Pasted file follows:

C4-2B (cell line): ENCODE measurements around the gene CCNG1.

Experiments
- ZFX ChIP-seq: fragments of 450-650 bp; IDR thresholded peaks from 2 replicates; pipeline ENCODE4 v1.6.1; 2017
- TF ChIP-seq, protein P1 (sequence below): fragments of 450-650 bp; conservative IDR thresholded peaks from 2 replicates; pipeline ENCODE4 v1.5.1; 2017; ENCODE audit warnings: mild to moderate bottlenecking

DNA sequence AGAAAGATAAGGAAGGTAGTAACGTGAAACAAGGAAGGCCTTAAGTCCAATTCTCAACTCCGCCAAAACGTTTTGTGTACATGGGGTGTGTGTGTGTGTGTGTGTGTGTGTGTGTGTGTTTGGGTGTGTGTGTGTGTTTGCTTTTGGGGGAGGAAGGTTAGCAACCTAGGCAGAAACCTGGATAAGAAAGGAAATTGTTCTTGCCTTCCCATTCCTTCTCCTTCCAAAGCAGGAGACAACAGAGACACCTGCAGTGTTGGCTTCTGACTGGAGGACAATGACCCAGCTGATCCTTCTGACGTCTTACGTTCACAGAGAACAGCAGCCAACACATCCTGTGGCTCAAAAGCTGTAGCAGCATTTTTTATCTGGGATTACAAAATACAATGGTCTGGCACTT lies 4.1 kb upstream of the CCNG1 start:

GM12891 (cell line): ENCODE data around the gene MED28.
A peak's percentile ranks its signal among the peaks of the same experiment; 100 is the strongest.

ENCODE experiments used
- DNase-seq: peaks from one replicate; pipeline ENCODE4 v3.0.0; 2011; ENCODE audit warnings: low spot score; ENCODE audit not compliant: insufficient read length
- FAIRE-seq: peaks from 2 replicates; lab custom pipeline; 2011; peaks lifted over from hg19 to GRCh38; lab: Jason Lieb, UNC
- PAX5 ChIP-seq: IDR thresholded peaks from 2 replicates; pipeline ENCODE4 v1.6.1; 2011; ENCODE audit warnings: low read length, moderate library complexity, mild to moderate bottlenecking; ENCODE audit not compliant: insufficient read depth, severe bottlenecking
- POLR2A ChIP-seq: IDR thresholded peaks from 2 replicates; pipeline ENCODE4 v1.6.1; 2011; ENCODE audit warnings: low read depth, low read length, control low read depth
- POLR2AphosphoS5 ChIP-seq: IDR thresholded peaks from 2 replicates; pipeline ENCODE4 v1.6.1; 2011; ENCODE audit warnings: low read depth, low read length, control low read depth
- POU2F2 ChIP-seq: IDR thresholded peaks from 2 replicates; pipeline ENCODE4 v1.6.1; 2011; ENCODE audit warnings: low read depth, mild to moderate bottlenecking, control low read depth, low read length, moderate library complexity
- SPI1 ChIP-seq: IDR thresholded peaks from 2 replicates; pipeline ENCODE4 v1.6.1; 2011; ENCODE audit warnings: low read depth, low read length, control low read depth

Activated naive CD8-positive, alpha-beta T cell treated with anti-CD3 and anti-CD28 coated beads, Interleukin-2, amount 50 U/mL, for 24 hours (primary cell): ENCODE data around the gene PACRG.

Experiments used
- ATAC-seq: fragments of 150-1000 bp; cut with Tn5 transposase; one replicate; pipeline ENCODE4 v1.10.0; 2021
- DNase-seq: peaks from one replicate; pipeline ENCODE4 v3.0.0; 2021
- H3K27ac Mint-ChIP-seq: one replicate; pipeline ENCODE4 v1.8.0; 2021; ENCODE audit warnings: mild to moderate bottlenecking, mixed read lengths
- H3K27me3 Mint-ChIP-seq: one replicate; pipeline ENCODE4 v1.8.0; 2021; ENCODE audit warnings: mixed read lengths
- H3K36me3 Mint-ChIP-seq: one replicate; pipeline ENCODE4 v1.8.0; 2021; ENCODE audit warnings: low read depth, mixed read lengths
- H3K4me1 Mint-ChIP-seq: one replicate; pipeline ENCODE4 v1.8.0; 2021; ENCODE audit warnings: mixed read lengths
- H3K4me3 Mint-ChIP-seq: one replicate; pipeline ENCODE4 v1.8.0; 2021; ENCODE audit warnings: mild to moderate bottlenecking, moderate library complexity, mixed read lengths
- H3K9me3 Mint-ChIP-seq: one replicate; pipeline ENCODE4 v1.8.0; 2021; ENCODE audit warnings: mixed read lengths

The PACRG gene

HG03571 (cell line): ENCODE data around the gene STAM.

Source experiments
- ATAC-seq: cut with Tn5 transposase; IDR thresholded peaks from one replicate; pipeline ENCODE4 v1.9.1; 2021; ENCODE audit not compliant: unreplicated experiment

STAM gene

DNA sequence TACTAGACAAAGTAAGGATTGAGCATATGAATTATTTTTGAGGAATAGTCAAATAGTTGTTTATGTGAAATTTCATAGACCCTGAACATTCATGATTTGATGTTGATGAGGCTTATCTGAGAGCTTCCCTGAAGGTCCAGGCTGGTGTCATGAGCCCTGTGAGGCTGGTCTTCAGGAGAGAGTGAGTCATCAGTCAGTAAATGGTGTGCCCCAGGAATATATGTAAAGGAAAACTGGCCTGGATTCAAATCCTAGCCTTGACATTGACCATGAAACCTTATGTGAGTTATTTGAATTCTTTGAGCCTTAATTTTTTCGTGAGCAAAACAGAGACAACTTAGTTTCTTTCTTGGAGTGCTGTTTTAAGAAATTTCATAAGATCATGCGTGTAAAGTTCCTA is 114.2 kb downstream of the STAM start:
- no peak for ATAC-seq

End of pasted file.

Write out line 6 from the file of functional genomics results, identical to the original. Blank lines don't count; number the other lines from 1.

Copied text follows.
GM12891 (cell line): ENCODE data around the gene MED28.